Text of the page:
Lessons from five years of making chilli jam

You probably have a go-to recipe, something that you can create from scratch that blows peoples’ minds. Or at the very least something you have cooked up more than once and not completely stuffed, ruined and butchered. There’s a dish or specialty out there that you make that you know others enjoy consuming. Well mine is (oddly enough) chilli jam.

Downunder Dad’s go-to recipe, a simple yet effective chilli jam.

I have “Downunder Dad-ified” the recipe for you below, it is stupidly simple and boring and easy. However, the power is in the surprise – which makes it a great addition to tables and BBQs around Christmas and New Year gatherings.

This year, for the first time ever, my confidence has reached a point with my own chilli jam that I am even giving it away as gifts!

Q. What is your one go-to recipe?
Simply comment below…

In summary this is what I have learned after many batches of basic chilli jam attempts:

  • Quality results take time and patience
  • Not everybody has the same tastes
  • Rejection isn’t always offensive
  • There is a lot in a name
  • People fear the unknown
  • Not all chilli recipes are spicy
  • Sugar lasts for a long time
  • Red capsicums are expensive
  • Keeping jars is worthwhile

Downunder Dad’s Chilli Jam

OK, ready for the recipe, I will try my best, this will be my first ever food blog post, hahaha…

Ingredients: Red capsicums, red onion, fresh chilli, vinegar, sugar (brown/white onion, tomato, dry chilli flakes, salt and pepper all optional).

  • Chop up around 400gm of red capsicum (two or three depending on their size).
  • Chop up a peeled red onion and a red chilli (seeds in or out is your call).
  • Add a peeled white or brown onion too if you have one getting old in the fridge. Even a tomato or two as well. None of this is required, but fun.
  • Add a healthy dose of salt and/or pepper. You’re the boss, you choose.
  • Chuck it all into a blender of some sort, there’s plenty to choose from these days. Blitz it up.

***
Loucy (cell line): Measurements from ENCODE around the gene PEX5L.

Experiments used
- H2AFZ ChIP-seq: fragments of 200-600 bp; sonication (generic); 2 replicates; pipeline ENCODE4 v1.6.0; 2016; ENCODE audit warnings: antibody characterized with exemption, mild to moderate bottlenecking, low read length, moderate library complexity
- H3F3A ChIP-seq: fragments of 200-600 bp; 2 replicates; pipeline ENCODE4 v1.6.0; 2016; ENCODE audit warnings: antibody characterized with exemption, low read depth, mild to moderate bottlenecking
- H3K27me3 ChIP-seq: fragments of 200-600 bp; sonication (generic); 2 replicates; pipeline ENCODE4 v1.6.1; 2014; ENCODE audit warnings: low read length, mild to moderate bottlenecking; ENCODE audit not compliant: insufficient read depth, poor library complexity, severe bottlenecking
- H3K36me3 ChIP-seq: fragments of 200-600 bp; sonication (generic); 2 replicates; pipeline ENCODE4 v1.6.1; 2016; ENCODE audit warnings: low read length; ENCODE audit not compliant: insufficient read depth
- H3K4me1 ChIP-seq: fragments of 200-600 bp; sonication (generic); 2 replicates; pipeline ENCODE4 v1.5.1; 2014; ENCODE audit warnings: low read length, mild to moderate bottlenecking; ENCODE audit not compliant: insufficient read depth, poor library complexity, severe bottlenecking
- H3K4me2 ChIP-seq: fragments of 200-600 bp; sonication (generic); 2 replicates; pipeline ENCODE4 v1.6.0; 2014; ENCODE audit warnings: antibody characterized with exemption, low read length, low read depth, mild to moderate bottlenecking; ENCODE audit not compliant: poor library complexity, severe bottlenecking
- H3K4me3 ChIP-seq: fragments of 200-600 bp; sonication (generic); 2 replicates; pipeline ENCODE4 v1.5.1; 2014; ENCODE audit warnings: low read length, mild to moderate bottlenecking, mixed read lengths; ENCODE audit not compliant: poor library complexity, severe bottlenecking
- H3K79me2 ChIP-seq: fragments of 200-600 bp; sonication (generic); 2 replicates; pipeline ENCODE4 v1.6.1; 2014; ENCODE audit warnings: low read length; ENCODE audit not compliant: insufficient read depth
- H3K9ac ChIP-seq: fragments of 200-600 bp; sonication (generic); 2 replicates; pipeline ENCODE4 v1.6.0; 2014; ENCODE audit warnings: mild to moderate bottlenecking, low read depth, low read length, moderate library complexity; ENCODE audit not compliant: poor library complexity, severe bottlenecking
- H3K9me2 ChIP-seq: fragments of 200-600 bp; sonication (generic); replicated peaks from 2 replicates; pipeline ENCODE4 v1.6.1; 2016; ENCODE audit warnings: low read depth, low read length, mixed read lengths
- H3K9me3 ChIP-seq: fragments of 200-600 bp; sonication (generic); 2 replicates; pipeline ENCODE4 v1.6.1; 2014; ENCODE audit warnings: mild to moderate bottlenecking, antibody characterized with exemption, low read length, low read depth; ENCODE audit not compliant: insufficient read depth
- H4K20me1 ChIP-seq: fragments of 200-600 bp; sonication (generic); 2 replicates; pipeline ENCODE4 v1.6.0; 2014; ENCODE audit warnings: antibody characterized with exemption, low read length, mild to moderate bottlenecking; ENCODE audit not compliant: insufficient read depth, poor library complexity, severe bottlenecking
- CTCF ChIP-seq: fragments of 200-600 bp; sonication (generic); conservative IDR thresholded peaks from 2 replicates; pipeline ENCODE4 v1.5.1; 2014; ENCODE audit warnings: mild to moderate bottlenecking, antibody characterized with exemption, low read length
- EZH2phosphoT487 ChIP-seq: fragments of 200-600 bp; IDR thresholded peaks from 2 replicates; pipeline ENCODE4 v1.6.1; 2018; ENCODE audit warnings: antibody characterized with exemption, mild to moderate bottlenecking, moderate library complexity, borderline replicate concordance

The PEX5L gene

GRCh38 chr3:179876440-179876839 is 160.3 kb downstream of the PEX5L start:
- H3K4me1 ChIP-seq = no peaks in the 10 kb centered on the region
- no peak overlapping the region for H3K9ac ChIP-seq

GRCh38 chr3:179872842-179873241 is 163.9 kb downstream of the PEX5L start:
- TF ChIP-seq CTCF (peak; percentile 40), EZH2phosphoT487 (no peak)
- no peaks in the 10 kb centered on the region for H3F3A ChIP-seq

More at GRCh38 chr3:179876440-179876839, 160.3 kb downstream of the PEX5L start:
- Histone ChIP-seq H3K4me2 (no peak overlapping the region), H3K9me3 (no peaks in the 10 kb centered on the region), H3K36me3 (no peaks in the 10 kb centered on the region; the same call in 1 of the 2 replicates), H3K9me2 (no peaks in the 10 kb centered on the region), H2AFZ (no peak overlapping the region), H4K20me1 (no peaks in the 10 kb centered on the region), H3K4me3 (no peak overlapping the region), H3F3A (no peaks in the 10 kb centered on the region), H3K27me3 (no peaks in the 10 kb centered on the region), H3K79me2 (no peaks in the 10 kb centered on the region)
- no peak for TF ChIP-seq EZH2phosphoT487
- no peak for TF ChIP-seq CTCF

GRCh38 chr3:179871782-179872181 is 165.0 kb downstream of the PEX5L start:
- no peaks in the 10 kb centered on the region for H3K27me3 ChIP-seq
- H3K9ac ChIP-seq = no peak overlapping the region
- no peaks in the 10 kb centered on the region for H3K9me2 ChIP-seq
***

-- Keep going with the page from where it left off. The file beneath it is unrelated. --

• Then get a medium saucepan hot on the stove, put in 100ml of vinegar and dissolve 200gm of sugar (white or raw only, brown doesn’t work well). The stove needs to be pretty high to dissolve the sugar.
  • Then add in everything from the blender, stir well, bring to the boil while still stirring.
  • At this point I add in a heaped teaspoon of dry chilli flakes, but your call.
  • Once it boils, turn down to low/medium heat so it simmers, keep stirring occasionally and let it steam out (reduce) for about 45-60 minutes.
  • Keep an eye on it, stir as required, don’t let it burn on the bottom, that’s just lazy.
  • Once you can part the red seas (Moses style) turn the heat off and give it one last stir. *
  • Wait for it to cool, add to a sterlised jar and stick her ^ in the fridge, she ^ will last for a couple of months.

* By parting the red seas I just mean dragging your stirring tool along the bottom of the saucepan and the chilli jam being thick enough to hold slightly in two halves briefly. Here I took a terrible pic to show you.

When the chilli jam stays separated it is time to cut the heat.

Please be advised that I did not mean to offend anybody by referencing Moses.

If anything above is beyond your skill level then you really need to lift your game!

Also it should be noted that this “recipe” can easily be double batched, which I just did for Christmas gifts, worked exactly the same. Just double the quantities, but the cook time was similar.

When folks ask what to have my chilli jam with, my reply is quite straightforward, “eggs and meat”. And I am yet to be proven wrong.

I love it on eggs of any variety, in order of preference it would go fried, scrambled, poached, baked and then hard boiled a distant last. Plus whatever meat you have planned, some Downunder Dad chilli jam works a treat whether it is lamb chops straight from the BBQ or steamed dim sims from your local FnC shop (meat content debatable).

I dabbled with chutney and relish and just could not get the balance to my liking. I spent years making bagels and then my wife found out she was gluten intolerant. I can do a mean spaghetti bolognese just like most blokes think they can. But without doubt my chilli jam has come up trumps.

In fact my chilli jam would go great with bagels or spag bol now that I think of it.

That’s it really, I have had some versions of my chilli jam come out much better than others. Over the years I have tweaked how I go about it so now you can skip straight to the front of the queue. Just whip yourself up a batch and enjoy regularly, knowing that you did it yourself you bloody legend!

If anyone of you reading this does make a batch, please send me a pic πŸ™‚

^ Please be advised that I did not mean to offend anyone by referring to my chilli jam as a female.


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